Truly sounds like great news. Once declared UNESCO World Heritage Sites, architectural changes to these sites will not be allowed and their historic beauty will be preserved forever.
The mesmerising, classic Padang Civic Ensemble, which include, the Padang and its surrounding civic architecture – has been added to Singapore’s Tentative List for UNESCO World Heritage Sites.
For people who are new to Singapore or tourists, the area has the majestic National Gallery, the very popular, Singapore Cricket Club, its cricket ground has hosted some big-ticket events, and Singapore Recreation Club, its beautiful grass tennis courts.
Deepak Gurnani, Chairman, High Street Centre Management Corporation, who likewise attended one of the focus group discussions, added: “I have worked in the area near the Padang for 34 years, and it is one of the most walkable spots in Singapore, with many landmarks and activities concentrated in a single area. While there may be opportunity costs brought on by development restrictions, the value of a World Heritage Site inscription would be worthwhile in the long term. I am fully supportive of this potential nomination and the global recognition it could bring for the Padang and its surrounding monuments.”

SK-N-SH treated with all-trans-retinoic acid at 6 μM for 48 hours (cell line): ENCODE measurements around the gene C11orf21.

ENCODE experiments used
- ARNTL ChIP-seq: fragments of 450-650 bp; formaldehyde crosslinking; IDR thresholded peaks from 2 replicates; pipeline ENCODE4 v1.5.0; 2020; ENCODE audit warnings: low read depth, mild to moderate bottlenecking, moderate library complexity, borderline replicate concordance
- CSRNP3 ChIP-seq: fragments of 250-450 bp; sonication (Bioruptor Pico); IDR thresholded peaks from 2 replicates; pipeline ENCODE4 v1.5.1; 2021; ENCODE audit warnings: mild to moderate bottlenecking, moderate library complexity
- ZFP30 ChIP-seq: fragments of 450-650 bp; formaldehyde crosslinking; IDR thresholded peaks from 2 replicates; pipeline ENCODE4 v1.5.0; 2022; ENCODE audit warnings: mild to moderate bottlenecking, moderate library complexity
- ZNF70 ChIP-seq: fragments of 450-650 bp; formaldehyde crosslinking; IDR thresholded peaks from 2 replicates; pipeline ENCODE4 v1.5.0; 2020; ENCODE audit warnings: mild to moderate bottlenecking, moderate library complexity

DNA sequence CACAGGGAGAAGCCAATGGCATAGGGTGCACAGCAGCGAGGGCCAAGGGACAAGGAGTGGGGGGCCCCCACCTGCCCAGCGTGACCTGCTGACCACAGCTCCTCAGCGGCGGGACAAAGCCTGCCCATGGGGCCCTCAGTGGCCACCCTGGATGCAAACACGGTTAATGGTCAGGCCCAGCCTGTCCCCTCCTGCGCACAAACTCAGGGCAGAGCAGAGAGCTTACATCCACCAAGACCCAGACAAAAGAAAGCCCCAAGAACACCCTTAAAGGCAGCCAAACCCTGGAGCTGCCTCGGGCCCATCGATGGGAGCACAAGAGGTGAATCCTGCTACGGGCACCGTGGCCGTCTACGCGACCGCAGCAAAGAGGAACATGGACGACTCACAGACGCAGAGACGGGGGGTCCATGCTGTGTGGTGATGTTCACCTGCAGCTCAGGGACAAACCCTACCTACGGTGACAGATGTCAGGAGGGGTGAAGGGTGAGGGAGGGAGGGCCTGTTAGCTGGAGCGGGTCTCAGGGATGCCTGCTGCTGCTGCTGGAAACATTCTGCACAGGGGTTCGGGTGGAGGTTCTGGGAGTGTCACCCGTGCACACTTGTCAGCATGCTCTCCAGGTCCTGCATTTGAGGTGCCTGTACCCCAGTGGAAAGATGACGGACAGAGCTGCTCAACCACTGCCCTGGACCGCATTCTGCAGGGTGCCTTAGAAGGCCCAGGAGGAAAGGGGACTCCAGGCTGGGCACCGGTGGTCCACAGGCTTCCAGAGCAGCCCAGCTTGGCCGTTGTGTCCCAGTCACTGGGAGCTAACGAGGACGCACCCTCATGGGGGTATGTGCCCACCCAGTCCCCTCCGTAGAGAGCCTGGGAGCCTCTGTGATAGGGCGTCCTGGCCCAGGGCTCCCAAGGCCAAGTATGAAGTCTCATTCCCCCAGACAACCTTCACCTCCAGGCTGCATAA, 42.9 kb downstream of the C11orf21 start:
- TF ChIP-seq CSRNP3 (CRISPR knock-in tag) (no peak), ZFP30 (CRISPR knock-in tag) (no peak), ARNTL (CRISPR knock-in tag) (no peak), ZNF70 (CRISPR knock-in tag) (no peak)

Other adjacent buildings such as the Victoria Theatre and Concert Hall, the Former Parliament House and Annex Building (now the Arts House), and various other National Monuments are not only of high historical significance but stand out as excellent examples of preservation of Singapore's rich heritage.
Singapore's National Heritage Board (NHB) will study the site further with the benefit of advice and guidance from the World Heritage Centre and the Advisory Bodies through the Preliminary Assessment (PA), a new mechanism in the World Heritage Site nomination process which will begin this year.
Submission of the tentative list is the first step in the potential nomination of The Padang Civic Ensemble as a UNESCO World Heritage Site.
Following the successful inscription of the Singapore Botanic Gardens as Singapore’s first UNESCO World Heritage Site in 2015, NHB has been looking into the next possible candidate for Singapore’s second nomination.